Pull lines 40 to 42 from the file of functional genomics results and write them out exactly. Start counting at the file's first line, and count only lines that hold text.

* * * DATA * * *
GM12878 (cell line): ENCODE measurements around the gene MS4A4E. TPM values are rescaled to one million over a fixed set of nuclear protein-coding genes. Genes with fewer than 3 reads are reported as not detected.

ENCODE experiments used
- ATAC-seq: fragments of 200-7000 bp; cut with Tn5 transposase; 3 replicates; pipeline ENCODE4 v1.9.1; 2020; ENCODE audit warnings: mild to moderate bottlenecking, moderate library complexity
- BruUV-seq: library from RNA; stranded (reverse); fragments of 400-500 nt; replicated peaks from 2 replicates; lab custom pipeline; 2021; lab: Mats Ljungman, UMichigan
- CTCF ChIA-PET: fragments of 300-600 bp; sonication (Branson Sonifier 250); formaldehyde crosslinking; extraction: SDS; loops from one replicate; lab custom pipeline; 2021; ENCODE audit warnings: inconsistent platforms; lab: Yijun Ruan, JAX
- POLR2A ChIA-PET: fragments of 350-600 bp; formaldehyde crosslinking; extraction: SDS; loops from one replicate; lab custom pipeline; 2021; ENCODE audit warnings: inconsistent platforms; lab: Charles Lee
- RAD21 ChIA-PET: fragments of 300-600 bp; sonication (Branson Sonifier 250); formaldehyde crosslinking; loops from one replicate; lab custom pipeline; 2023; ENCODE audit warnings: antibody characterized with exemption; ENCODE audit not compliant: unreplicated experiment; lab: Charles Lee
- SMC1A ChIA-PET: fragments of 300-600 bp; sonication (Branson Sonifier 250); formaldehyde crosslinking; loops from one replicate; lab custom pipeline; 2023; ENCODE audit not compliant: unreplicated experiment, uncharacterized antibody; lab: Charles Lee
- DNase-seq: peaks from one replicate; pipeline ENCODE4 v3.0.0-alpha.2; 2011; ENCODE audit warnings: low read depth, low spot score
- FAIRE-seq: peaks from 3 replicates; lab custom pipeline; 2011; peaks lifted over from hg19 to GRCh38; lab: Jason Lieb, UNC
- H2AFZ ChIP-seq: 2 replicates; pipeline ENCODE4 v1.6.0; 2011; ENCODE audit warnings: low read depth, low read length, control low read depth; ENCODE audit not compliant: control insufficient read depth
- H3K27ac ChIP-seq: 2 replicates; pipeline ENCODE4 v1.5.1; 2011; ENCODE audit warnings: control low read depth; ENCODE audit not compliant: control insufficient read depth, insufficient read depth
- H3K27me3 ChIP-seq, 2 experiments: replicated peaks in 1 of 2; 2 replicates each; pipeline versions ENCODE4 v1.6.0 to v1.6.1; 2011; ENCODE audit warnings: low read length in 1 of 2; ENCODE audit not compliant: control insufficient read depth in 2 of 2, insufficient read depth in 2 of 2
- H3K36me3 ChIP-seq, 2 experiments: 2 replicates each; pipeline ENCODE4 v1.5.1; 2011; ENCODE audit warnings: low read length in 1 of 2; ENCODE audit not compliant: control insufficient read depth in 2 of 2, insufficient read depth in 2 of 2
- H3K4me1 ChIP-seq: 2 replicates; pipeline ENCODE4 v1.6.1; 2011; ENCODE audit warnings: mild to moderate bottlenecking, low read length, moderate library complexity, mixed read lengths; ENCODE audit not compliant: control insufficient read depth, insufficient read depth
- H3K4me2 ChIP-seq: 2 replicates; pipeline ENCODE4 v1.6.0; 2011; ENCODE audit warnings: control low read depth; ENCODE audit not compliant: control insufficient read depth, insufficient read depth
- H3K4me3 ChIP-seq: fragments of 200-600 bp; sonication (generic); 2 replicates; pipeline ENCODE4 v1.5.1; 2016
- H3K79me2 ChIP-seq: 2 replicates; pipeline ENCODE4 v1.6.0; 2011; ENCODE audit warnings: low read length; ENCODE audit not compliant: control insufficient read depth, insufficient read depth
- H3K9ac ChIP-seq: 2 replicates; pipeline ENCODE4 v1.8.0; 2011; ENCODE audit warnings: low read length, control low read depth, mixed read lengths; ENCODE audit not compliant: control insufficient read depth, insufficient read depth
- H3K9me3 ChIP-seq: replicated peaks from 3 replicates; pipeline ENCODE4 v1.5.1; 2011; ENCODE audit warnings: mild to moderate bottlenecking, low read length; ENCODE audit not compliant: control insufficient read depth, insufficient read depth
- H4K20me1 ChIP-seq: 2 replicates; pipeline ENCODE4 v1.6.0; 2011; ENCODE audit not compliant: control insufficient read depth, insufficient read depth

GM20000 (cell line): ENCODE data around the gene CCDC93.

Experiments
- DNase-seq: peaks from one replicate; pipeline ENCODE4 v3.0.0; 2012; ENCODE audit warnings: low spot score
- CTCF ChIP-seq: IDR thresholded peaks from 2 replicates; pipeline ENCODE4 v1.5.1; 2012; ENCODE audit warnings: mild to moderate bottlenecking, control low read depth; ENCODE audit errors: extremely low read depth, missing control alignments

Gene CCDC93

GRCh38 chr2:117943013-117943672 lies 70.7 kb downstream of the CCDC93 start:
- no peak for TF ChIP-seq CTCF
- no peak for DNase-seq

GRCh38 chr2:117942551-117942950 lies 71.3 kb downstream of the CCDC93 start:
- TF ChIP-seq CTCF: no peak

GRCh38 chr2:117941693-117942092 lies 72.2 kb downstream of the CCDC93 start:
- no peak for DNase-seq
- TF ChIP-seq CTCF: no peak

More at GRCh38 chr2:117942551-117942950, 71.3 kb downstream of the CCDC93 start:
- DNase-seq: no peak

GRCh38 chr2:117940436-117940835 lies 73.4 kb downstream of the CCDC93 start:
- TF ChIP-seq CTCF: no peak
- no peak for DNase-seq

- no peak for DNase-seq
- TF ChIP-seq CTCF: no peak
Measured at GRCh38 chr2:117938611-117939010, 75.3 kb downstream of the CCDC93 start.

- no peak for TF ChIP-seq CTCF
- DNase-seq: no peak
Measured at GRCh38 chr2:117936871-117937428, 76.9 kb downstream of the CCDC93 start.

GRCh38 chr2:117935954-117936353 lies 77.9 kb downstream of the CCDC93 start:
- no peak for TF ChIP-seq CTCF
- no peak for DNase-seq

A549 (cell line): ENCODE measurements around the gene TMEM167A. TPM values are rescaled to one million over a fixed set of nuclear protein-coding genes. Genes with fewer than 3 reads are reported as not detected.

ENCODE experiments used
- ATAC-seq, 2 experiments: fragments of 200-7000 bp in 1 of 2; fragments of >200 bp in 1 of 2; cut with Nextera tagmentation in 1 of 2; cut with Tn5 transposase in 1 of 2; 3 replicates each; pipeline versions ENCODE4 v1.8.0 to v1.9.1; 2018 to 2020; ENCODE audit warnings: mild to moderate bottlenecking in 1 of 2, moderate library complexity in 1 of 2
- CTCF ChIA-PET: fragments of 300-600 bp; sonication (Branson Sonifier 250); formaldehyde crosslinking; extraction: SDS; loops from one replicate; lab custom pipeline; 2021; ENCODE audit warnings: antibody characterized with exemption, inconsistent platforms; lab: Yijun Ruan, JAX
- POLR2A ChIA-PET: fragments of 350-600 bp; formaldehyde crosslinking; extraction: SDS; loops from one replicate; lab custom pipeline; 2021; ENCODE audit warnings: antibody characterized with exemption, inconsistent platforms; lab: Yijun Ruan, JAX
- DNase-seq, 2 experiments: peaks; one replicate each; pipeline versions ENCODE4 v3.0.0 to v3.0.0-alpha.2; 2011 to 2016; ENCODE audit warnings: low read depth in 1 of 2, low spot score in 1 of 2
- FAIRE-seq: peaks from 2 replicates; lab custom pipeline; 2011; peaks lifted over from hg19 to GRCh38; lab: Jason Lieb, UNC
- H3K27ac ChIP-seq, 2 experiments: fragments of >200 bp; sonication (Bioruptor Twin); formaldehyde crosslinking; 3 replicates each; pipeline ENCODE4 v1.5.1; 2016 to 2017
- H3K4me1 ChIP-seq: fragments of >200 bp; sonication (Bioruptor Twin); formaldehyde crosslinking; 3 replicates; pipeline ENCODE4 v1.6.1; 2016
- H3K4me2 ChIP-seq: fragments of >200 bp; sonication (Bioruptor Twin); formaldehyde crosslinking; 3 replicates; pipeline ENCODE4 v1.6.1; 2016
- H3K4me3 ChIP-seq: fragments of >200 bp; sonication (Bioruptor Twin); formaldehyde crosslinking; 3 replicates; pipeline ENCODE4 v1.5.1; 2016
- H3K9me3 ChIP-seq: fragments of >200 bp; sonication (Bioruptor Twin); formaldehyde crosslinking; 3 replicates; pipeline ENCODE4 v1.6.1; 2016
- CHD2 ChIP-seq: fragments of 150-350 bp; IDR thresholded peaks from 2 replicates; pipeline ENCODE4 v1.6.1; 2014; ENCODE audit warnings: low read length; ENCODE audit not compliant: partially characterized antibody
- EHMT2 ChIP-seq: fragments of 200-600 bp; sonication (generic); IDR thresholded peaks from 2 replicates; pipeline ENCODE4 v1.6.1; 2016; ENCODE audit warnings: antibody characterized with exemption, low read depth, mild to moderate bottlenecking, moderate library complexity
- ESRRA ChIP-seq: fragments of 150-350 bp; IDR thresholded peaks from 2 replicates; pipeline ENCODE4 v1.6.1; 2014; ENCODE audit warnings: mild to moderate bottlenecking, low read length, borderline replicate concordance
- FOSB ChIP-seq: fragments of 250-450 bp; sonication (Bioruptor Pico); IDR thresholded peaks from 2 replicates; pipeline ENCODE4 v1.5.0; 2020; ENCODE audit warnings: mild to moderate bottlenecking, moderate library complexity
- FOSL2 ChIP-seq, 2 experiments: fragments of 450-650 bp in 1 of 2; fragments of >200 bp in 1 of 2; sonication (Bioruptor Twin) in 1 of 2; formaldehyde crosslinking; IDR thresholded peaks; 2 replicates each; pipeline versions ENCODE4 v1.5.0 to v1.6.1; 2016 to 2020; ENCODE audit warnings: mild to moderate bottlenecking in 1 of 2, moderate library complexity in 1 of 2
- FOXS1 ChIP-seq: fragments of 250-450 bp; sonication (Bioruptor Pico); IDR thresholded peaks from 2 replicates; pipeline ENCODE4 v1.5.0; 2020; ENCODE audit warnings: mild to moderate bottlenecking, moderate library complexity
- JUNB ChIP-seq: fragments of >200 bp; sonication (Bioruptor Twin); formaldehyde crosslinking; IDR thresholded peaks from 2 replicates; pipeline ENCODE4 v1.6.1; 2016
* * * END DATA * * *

- no peak for DNase-seq
- TF ChIP-seq CTCF: no peak
Measured at GRCh38 chr2:117938611-117939010, 75.3 kb downstream of the CCDC93 start.